I stopped under the awning of The Lantern. A thin cloudbank had moved in during the last hour, now a vaporous film diluting the flare of the sun. The air smelled like snow and though I hadn’t even seen a forecast I’d have wagered the paycheck I was about to collect that a storm was blowing in from the Pacific.

I entered The Lantern. Julie, the diminutive Aishihik woman who’d opened the restaurant six years ago, was vacuuming the small dining room. This place had the look and feel of the best restaurant in a remote Yukon outpost: the dim lighting, white paper tablecloths, plastic flowers, and opulent wine list—red and white. To work here with a good heart I’d been forced to smother the snob in me.

When Julie saw me standing by the hostess podium she turned off the vacuum cleaner and said, “Your paycheck’s in the back. I’ll get it for you.”

She walked through the swinging doors into the kitchen and returned a moment later with my last paycheck of the season.

“What’s going on here tonight?” I asked.

“Lions Club is having a banquet. Could’ve used you, Vince, but since you don’t have a phone it’s a lot easier to call Doug than drive six miles out to your place.” She handed me the envelope. “Come see me next spring if you want the job again. You know it’s yours.”

“I appreciate that, Julie. I’ll probably see you around this winter.”

I went outside and crossed the street. Since it was only 10:30, Bill’s was empty. But the hair and tanning salons (Curl Up & Dye and Tan Your Hide) that sandwiched the diner had customers aplenty.

I stepped into Bill’s and ordered one of his homemade bearclaws and a tall cup of black coffee. Bill was a Floridian who’d moved up to Haines Junction more than twenty-five years ago. I’d heard somewhere that he was a Vietnam vet but he never mentioned the war so I never mentioned it to him. And even though he was an American, he didn’t do the predictable patriotic things most expats did such as flying Old Glory and exploding fireworks on the Fourth of July. In fact the only time I even heard him reference his native country occurred last winter. Something scandalous had happened in Washington and even the locals up here were intrigued. The Champagne man who owned the ATV and snowmobile dealership just down the street had asked Bill what he thought of the state of affairs in his country.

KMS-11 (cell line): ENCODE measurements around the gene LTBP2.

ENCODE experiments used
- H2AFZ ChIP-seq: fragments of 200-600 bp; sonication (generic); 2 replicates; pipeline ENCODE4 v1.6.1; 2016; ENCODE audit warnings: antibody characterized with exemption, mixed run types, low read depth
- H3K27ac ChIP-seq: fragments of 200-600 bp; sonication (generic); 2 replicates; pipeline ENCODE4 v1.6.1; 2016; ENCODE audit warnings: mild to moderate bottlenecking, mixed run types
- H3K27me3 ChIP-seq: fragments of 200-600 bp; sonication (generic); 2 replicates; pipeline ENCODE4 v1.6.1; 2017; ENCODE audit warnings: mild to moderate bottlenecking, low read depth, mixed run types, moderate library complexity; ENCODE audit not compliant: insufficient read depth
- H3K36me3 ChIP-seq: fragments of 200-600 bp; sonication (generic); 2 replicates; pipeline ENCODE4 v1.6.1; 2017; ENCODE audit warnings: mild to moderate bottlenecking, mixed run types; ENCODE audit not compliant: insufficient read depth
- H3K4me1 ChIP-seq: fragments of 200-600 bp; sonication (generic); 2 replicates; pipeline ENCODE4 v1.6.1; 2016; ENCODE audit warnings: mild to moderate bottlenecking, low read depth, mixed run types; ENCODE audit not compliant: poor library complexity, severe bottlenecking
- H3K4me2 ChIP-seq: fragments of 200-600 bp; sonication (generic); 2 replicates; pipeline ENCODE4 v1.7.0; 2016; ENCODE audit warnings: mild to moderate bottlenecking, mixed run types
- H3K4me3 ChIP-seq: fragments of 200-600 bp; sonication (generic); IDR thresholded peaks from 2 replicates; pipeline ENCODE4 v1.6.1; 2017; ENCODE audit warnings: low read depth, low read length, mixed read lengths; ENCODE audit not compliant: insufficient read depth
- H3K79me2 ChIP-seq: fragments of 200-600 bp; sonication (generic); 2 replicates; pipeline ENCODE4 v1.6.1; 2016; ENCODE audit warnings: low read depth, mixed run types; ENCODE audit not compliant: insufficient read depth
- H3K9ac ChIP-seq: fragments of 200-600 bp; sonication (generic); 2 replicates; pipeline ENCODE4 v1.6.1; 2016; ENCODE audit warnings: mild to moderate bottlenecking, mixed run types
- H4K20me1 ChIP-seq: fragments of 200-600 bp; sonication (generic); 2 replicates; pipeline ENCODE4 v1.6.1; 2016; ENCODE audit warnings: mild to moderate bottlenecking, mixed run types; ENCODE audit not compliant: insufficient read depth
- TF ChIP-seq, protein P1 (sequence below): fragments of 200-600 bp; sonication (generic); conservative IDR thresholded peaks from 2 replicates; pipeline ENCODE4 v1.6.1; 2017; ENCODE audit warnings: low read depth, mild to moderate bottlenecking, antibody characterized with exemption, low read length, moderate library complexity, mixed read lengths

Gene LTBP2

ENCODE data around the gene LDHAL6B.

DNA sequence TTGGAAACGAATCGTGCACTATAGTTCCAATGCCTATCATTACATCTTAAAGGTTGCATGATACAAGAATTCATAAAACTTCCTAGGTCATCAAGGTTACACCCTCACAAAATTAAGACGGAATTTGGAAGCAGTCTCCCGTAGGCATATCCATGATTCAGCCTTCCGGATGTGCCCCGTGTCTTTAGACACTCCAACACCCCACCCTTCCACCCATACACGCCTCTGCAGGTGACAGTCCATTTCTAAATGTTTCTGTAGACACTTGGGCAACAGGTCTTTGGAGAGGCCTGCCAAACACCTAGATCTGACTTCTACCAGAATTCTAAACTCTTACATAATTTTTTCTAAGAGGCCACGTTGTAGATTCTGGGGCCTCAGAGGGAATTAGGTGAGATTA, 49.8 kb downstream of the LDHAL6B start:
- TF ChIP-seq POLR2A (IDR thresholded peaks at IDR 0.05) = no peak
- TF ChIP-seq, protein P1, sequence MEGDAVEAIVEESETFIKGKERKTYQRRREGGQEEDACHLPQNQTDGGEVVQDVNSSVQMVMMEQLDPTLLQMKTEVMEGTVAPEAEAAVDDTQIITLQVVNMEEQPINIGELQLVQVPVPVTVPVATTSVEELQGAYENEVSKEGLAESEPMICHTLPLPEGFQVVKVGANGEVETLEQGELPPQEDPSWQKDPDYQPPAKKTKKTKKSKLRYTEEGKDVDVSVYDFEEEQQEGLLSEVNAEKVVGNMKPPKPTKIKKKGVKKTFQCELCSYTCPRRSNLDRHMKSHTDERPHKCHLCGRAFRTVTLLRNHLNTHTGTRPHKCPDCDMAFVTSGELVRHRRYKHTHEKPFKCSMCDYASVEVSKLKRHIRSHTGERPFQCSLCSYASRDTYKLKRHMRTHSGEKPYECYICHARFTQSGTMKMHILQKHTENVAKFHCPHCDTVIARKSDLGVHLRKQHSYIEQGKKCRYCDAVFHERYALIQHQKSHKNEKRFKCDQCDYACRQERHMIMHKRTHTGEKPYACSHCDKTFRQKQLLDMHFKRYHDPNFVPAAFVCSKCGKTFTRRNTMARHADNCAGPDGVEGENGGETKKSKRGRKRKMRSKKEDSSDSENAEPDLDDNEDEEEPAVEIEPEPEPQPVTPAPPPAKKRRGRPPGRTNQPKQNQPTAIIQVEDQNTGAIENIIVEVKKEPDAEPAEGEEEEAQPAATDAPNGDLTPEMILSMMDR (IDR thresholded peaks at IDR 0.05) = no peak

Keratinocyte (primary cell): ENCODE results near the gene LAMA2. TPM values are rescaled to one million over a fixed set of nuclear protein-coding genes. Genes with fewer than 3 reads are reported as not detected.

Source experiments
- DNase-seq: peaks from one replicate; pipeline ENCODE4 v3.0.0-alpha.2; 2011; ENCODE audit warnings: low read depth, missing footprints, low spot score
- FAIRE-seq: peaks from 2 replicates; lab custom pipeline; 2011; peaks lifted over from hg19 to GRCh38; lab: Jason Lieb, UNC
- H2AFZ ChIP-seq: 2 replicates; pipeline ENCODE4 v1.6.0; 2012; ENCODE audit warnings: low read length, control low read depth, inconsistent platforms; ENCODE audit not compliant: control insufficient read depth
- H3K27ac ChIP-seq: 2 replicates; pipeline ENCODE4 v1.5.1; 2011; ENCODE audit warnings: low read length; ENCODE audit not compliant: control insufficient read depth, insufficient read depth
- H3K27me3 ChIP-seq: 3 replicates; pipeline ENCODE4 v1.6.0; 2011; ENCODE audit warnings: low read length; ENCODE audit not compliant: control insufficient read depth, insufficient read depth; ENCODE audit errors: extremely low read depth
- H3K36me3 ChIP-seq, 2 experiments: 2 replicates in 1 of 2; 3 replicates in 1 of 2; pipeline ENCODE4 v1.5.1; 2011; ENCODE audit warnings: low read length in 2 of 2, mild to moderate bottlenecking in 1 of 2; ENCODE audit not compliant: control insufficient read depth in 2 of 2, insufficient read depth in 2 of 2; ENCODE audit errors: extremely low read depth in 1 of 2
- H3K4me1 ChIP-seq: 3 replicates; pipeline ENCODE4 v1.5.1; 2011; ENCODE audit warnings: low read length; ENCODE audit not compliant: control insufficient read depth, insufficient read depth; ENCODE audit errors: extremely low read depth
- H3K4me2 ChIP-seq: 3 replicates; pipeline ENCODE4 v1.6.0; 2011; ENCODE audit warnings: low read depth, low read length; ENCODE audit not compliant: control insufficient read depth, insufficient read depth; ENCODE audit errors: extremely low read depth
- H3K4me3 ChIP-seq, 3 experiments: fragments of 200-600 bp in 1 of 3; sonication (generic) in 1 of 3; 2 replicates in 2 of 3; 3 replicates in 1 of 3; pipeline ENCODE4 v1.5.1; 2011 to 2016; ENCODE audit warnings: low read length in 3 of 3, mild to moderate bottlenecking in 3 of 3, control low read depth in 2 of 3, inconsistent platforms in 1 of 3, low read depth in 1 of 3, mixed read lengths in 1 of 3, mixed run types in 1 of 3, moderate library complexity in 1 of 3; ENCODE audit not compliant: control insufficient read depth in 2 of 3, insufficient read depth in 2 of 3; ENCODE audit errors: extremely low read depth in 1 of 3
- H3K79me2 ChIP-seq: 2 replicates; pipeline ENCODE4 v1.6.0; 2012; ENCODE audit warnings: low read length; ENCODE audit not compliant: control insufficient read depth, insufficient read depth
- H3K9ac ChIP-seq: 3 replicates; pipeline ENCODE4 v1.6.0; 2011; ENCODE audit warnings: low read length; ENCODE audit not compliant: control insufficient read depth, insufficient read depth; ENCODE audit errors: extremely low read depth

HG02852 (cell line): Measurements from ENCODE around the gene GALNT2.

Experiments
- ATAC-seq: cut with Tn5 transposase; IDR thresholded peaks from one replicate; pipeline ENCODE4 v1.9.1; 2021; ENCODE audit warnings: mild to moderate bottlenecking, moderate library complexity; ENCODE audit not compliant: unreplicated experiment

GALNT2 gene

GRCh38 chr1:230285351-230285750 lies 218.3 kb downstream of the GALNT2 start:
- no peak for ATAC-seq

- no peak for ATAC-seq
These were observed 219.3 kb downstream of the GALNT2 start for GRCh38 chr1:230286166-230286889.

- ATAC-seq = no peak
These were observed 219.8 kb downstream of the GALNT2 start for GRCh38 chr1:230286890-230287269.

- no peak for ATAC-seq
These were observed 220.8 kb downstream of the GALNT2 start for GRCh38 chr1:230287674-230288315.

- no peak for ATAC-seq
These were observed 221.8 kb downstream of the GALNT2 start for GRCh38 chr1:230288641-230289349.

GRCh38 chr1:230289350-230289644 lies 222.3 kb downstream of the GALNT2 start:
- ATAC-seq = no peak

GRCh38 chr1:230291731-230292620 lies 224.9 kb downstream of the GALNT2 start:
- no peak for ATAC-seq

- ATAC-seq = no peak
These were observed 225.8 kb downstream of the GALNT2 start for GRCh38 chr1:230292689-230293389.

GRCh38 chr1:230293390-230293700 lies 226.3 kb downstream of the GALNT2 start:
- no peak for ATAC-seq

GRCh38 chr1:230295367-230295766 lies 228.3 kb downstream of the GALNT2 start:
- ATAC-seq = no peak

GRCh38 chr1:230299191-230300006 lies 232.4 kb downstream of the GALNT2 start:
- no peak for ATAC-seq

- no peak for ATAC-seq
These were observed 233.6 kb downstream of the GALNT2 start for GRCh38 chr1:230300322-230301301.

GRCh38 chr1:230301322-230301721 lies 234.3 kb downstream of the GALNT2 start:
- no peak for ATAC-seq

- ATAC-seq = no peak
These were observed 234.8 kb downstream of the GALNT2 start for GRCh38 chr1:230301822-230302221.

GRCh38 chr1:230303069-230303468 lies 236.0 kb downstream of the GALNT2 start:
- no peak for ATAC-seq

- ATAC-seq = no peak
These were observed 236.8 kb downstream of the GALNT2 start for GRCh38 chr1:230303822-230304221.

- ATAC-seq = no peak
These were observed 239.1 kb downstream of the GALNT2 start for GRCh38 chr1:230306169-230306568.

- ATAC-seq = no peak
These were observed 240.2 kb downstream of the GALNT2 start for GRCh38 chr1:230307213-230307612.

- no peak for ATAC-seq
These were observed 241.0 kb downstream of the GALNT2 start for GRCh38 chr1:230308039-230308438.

Bill had been wiping down the counter but he stopped and stared at the man sitting on the stool before him. With his wooly white beard and scarred face, Bill bore the likeness of a jaded Santa Claus.

“I didn’t move into heaven to keep tabs on hell,” he said. Then Bill slammed his fists on the counter and grabbed everyone’s attention. I’d been sitting alone in a booth, working on a bowl of black bear chili. “Listen up!” Bill hollered. “If you want to discuss current events in the United States, do it elsewhere. I’ll be goddamned if I’m going to listen to it in my diner.”

But on this quiet morning Bill was friendly and sedate. Bach filled his diner and I noticed that he’d been writing in a journal.

He handed over my change and asked me whether I reckoned it was going to snow. I told him I hoped so and he smiled, said he did too.

I sometimes wondered if Bill suspected me. There was this kindred energy whenever we locked eyes. But I didn’t worry about Bill. Different circumstances might have guided us to Haines Junction but we both desired the same thing. And we were getting it too. I think we sensed the repose in one another.